Divorce, Stay-at-Home Parents, and Alimony

mother and daughter with tablet

Divorce is a financial strain for all involved, but if you are a stay-at-home parent, the financial uncertainty is that much more terrifying. There is no guarantee that you will receive alimony – or spousal support – and Texas law continues to tighten its constraints. If you walked away from your career to raise your family and are now facing divorce, you need the skilled legal counsel of an experienced Central Texas family law attorney.

Stay-at-Home Parents and the Workforce

If you stayed home to raise your family while your spouse pursued his or her career, you no doubt improved your family’s home life, but you probably did not have the opportunity to grow your own job marketability. Having been out of the workforce puts you at a distinct disadvantage when it comes to finding a job to support yourself post-divorce. Further, the fact that you took a break from work will likely decrease your earning potential.

Texas Alimony Laws

In a Texas divorce, spousal support is by no means a guarantee, and you will need to file a request to receive it. Spousal support can be awarded temporarily during the pendency of your divorce (temporary spousal support), or it can be awarded as post-divorce payments. Spousal support can be determined via mediation, or it can be awarded by the court.

In order to be awarded alimony, it is necessary to show that you will not have enough property (after the division of marital property) to adequately meet your reasonable needs. In addition, you will need to show that at least one of the following criteria are met:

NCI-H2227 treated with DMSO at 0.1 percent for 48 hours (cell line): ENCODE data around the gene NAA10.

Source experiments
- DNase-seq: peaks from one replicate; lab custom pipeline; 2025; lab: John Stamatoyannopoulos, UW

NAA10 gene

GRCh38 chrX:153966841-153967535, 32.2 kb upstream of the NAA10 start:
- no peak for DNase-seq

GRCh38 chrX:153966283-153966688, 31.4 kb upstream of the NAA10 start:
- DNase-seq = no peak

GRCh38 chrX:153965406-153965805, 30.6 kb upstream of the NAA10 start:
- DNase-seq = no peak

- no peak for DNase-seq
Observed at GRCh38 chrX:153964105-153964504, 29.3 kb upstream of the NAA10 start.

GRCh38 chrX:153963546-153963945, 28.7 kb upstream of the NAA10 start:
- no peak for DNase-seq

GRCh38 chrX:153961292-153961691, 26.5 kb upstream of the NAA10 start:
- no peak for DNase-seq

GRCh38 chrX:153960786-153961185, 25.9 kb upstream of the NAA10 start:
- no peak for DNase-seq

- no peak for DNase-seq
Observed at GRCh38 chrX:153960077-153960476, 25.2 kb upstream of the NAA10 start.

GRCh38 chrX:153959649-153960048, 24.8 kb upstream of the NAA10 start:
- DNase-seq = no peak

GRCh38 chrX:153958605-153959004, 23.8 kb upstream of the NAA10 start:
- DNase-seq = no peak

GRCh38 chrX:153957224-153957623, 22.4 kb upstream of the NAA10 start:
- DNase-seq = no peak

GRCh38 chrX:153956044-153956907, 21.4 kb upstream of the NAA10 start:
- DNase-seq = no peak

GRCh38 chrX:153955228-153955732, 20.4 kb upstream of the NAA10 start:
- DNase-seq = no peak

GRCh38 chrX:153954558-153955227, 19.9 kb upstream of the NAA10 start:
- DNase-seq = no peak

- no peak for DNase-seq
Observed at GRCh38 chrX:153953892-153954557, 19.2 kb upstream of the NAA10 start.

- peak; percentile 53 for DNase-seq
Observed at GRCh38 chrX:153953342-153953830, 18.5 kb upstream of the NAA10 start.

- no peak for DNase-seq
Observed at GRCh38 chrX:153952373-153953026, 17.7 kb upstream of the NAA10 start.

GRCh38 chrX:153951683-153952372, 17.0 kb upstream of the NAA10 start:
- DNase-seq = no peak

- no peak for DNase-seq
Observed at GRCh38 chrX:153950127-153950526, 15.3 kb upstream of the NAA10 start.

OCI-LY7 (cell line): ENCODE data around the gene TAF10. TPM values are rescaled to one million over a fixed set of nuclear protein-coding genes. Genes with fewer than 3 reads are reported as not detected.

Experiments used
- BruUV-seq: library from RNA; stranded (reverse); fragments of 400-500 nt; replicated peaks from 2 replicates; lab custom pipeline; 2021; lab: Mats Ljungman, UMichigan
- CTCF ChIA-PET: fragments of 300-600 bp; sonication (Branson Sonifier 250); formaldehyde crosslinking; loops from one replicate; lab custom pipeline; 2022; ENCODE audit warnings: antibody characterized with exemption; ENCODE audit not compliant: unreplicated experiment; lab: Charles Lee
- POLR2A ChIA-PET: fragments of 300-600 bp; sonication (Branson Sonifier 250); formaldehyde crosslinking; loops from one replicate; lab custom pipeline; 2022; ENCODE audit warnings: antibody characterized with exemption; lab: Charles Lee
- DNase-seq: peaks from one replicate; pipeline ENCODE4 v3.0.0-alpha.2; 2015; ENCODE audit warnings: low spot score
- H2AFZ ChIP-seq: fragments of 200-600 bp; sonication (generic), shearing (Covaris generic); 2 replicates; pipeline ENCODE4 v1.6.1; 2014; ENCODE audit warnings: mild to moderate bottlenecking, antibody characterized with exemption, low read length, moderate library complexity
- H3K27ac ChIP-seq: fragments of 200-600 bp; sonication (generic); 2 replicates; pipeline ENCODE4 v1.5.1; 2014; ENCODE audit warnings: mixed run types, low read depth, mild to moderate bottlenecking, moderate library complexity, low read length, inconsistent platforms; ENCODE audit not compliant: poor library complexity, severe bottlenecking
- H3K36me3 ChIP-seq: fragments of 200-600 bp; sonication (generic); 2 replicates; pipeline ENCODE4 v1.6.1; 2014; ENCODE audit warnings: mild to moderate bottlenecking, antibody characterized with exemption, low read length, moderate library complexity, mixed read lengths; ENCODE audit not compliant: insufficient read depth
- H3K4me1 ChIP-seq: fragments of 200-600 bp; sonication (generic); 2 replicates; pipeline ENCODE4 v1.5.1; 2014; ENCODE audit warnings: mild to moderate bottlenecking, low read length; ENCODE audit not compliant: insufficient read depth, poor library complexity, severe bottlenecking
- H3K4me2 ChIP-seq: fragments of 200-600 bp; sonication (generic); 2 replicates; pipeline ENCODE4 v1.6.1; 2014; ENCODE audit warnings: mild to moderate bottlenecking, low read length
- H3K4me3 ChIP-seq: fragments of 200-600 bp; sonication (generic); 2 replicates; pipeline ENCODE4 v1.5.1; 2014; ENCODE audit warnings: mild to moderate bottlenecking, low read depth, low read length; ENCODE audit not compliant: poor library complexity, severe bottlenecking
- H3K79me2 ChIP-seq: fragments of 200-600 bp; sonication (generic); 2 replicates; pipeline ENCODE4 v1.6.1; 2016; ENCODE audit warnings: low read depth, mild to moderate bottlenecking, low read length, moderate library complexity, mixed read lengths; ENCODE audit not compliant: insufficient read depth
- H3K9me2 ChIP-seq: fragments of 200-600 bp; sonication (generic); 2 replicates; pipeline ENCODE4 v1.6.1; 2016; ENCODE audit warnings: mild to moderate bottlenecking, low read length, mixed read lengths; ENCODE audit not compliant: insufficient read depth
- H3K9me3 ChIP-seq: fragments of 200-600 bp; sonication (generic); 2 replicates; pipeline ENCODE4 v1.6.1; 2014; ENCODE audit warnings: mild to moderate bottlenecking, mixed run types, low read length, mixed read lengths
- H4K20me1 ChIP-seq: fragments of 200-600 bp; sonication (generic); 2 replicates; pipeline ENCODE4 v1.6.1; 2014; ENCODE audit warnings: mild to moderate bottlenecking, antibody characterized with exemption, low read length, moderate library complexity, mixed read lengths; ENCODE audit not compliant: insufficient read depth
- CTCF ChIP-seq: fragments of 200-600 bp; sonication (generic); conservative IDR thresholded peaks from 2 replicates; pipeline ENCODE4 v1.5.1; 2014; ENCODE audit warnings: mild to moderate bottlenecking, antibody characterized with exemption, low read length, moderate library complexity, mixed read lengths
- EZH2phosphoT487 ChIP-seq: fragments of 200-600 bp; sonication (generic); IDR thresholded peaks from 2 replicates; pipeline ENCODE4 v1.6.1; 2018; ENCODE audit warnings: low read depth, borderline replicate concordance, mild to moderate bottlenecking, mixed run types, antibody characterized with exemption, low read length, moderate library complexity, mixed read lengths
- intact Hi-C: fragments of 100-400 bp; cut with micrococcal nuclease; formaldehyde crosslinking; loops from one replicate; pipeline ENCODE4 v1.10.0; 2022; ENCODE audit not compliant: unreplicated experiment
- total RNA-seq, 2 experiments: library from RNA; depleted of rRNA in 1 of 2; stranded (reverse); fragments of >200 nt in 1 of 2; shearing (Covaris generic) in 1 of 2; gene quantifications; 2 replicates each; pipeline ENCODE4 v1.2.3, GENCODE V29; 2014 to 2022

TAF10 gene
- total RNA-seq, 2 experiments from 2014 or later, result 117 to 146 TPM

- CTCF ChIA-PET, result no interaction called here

• That your marriage lasted at least ten years and that, while the divorce was pending, you made reasonable efforts to gain job skills or earn an income

  • That your spouse perpetrated domestic abuse or family violence (Related: The Three Primary Categories of Domestic Violence in Texas)

  • That you have a serious disability

  • That one of your children has a serious physical or mental disability that requires your care

If you meet the necessary standard, the court can order spousal support.

Tax Complications

Recent tax law changes no longer allow those who pay spousal support to deduct the payments from their taxes. Without this tax incentive, higher-earning spouses are much less motivated to willingly agree to spousal support.

Your Divorce

If you are a stay-at-home parent who is facing divorce, it may seem as if the deck is stacked against you, but you and your children’s financial future is far too important to leave to chance. An experienced Central Texas family law attorney will aggressively advocate for your case’s best possible resolution and for the support to which you are entitled.

If You Have Concerns about Spousal Support, Consult with an Experienced Central Texas Family Law Attorney Today

Attorney Brett Pritchard at The Law Office of Brett H. Pritchard in Central Texas has the skill, experience, and compassion to help protect your best interests throughout your Texas divorce. Mr. Pritchard is here to help, so please contact or call us at (254) 220-4225 today.


Related Posts
  • If You Are Thinking of Representing Yourself in Your Divorce Read More
  • If You Think Your Spouse Is Hiding Assets Read More
  • The Most Important Questions to Ask Your Divorce Attorney about Child Custody Read More